Labour deeply divided as welfare reform bill passes

THE Conservatives’ controversial Welfare Reform and Work Bill, which will introduce £12 billion of cuts, has been voted through the House of Commons.

Harriet Harman initially backed welfare cuts but is now wavering. Picture: PA

A second reading of the plans, which include limiting tax credits to no more than two children and a further reduction in the benefit cap, took place last night.

Following impassioned speeches by both ministers and the opposition, the bill passed by 308 votes to 124.

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The vote highlighted divisions within the ranks of Labour’s 256 MPs as many abstained. Of the current Labour leadership candidates only Jeremy Corbyn voted against. He was among 48 Labour MPs to vote against the bill.

Mr Corbyn’s rivals in the Labour race – Yvette Cooper, Andy Burnham and Liz Kendall – all opted to abstain. Mr Corbyn told the Commons that the proposed law would make even bigger holes in the welfare state and drive people into poverty.

Labour enters the summer ­recess deeply divided over how to tackle welfare reform despite a last-ditch effort to pull the party together by acting leader Harriet Harman.

With the leadership race entering its final weeks, Labour MPs failed to agree on how to approach the Tory government’s Welfare Reform and Work Bill which had a crunch vote last night.

The bill will bring in a new living wage of £7.20 rising to above £9 in 2020, but take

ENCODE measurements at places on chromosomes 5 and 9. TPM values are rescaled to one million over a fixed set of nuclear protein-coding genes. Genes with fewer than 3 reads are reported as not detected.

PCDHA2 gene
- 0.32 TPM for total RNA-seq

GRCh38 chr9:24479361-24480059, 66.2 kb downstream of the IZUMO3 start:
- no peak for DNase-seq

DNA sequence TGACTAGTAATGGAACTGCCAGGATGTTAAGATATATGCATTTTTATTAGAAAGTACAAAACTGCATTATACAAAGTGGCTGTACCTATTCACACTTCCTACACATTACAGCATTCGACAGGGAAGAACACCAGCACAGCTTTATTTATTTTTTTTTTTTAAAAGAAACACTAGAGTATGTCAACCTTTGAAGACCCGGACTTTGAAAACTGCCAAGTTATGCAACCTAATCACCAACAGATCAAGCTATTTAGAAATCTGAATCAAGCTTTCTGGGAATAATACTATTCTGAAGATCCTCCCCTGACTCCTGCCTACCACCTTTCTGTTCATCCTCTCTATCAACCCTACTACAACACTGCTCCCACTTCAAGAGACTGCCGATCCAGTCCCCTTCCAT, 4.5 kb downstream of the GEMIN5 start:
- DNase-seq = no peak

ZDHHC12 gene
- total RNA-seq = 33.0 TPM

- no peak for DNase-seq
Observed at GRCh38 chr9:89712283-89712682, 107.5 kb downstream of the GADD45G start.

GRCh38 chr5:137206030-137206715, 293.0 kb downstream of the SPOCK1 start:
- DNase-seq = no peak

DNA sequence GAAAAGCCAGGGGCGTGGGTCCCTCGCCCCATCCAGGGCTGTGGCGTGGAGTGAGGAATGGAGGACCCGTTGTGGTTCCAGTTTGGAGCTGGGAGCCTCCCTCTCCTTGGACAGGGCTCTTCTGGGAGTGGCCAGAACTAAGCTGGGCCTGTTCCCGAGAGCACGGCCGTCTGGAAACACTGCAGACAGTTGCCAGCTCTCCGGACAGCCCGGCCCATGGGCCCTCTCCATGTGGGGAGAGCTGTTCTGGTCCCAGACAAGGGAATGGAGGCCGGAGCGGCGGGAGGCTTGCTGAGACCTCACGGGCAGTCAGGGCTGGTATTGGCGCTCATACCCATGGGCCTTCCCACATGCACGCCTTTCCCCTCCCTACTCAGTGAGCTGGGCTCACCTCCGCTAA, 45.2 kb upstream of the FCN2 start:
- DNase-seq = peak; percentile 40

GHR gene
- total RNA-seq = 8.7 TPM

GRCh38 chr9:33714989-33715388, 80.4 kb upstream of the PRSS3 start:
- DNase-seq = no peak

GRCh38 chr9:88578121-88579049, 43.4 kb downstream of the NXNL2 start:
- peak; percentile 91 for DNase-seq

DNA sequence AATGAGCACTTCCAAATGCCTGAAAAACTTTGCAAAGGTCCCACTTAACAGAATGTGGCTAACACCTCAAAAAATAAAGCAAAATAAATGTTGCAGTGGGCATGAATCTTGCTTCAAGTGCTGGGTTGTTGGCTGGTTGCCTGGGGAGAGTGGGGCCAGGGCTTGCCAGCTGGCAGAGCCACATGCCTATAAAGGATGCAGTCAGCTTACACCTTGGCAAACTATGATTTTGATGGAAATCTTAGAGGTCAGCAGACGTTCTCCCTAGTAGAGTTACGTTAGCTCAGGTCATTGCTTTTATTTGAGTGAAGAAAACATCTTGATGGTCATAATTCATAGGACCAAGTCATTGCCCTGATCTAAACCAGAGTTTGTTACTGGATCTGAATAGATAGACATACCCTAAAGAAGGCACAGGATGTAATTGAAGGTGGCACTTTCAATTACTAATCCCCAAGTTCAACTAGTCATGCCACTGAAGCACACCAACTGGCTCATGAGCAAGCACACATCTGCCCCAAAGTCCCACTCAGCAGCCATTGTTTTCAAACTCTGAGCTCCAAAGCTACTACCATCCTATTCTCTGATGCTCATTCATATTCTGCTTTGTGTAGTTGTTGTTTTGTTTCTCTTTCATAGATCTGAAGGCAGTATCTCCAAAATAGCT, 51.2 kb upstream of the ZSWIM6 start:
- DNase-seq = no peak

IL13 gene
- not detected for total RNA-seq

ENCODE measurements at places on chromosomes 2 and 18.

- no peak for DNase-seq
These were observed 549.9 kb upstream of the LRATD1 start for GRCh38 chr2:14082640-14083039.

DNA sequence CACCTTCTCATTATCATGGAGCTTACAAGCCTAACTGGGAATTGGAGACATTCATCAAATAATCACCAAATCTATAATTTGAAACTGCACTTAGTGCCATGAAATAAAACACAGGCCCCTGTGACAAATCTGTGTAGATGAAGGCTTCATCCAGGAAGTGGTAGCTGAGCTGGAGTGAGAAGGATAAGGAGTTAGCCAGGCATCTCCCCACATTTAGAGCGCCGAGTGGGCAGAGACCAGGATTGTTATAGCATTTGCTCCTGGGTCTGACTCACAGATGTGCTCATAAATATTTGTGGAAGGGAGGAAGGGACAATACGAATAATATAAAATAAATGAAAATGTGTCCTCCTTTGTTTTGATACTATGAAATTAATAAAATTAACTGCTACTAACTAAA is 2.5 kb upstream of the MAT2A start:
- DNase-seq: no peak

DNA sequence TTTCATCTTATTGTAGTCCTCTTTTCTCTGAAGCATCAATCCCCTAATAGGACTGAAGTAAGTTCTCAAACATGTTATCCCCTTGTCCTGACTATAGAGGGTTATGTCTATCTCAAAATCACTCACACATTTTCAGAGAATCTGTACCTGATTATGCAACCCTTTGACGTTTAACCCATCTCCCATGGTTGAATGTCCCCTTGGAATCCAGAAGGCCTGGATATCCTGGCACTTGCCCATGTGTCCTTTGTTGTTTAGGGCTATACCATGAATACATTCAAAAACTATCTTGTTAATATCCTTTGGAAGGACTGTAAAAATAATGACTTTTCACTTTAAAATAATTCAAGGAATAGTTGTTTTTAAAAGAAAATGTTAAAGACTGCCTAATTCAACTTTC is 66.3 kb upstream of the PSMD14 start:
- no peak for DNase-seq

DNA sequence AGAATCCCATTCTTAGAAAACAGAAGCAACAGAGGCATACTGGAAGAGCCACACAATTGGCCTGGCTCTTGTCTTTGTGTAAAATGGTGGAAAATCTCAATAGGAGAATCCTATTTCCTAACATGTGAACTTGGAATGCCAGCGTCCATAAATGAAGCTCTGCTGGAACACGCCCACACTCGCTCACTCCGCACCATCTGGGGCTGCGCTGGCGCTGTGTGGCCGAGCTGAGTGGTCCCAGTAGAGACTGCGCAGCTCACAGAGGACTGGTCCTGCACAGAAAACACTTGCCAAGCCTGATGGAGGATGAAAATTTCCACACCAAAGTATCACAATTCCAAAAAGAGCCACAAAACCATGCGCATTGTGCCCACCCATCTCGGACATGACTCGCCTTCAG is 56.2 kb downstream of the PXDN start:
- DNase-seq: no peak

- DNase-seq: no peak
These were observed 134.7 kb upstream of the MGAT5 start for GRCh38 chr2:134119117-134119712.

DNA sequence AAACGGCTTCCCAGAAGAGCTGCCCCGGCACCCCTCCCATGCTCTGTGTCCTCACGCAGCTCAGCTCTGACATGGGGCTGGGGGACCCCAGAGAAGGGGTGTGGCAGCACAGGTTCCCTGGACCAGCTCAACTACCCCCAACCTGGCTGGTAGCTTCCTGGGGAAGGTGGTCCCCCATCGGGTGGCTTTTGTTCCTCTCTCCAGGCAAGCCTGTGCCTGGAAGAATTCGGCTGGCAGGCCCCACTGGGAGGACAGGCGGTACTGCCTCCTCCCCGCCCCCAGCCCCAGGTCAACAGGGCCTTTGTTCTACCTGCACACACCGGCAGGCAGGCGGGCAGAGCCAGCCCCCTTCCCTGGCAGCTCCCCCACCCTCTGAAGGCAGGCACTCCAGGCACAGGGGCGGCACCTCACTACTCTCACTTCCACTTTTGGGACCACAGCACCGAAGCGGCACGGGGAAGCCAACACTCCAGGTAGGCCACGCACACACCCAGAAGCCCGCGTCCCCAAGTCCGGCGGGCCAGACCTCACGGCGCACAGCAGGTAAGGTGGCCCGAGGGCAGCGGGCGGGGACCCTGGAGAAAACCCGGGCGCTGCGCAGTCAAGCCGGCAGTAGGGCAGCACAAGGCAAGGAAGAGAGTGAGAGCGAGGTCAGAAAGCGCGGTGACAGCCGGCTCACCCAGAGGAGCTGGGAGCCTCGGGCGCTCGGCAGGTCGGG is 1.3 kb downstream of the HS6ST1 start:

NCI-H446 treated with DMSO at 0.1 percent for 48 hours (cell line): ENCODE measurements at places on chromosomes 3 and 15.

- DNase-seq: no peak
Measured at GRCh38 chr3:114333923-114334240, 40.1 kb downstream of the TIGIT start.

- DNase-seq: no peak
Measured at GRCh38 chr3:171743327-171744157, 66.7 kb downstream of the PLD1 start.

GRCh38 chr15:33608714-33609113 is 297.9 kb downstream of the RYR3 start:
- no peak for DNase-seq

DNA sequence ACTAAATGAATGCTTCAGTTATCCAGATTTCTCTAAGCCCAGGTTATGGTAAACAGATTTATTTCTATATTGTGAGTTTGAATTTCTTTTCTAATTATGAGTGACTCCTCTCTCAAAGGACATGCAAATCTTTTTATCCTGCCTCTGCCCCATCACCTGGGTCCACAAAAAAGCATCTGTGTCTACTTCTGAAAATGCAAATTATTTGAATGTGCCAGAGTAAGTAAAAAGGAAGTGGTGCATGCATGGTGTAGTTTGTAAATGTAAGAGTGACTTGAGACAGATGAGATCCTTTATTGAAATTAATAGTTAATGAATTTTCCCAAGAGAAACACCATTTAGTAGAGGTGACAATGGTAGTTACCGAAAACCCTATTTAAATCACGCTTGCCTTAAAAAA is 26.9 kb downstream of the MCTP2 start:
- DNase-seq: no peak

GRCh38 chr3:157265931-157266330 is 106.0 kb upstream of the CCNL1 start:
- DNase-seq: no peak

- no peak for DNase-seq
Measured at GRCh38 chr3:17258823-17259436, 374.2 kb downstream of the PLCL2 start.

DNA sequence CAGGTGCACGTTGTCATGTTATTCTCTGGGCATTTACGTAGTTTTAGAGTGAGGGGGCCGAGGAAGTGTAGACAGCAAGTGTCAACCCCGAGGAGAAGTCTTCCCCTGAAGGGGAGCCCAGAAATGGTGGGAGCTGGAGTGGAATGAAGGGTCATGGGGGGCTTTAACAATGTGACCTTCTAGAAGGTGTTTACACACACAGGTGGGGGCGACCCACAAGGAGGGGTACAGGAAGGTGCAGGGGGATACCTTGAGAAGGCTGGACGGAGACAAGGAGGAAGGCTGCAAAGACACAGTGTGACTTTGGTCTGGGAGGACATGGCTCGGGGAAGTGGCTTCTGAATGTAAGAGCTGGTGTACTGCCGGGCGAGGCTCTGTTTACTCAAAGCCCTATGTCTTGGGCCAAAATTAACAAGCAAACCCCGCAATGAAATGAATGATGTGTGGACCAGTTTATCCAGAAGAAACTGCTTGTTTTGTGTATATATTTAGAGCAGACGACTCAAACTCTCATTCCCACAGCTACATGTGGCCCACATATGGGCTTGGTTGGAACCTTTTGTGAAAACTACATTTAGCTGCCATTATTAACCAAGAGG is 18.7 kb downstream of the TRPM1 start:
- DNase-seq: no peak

£9 billion out of working tax credits along with £3bn of other welfare cuts.

After facing a barrage of criticism over her calls for Labour MPs to support the bill at second reading, Ms Harman last night agreed to a compromise suggested by leadership front-runner Andy Burnham to put down an amendment which would have killed the bill if it succeeded.

She also dropped support for limiting working tax credits to two children from a list of measures in the Tory bill which Labour backs despite saying last week the party should accept the change.

The move saw Tory Work and Pensions Secretary Iain Duncan Smith press shadow work and pensions secretary Stephen Timms on the issue as he tried to capitalise on Labour’s splits and accused them of being “addicted to debt”.

Mr Timms said Labour would table amendments to deal with “unfairness” in the measures.

Despite the compromise Ms Harman insisted Labour MPs should abstain on the main vote and oppose specific measures when it is brought before a committee in the autumn.

However, her demands were criticised by many Labour MPs who signalled they intended to vote against the bill, with the SNP also making it clear it would oppose it.

Labour backbencher Helen Goodman, a key backer of leadership contender Yvette Cooper, insisted the party should be voting against the legislation rather than abstaining.

“Having pointed out what is wrong with the bill, it seems to me only logical, if her motion doesn’t succeed – which it is unlikely to do – that we vote against the bill in its entirety,” she said.

Welsh MP Huw Irranca-Davies also said he would oppose the bill.

Leftwinger Jeremy Corbyn, who many think could win the leadership race, made it clear he will vote against the bill.

In a bid to shore up support for Ms Harman, Labour veteran Frank Field, chairman of the work and pensions committee, attacked the government for “hurting three million strivers”, but appealed for the party to abstain and oppose individual measures at committee stage.

However, capitalising on Labour’s uncertainty the SNP claimed it was the principal opposition to the Tories.

SNP welfare spokeswoman Hannah Bardell described the bill as “Dickensian”, warning it would hit working families, children and the vulnerable.

She said: “I anticipated some aspects of Dickensian tradition, largely framed around the traits and traditions of Westminster.

“But not for one minute did I expect we would be taken back to Dickensian times by a government hell-bent on defining our nation in such a regressive way.

“The Conservatives claim that they have a long-term economic plan to move the nation back to where we should be. Well we’re certainly going backwards.”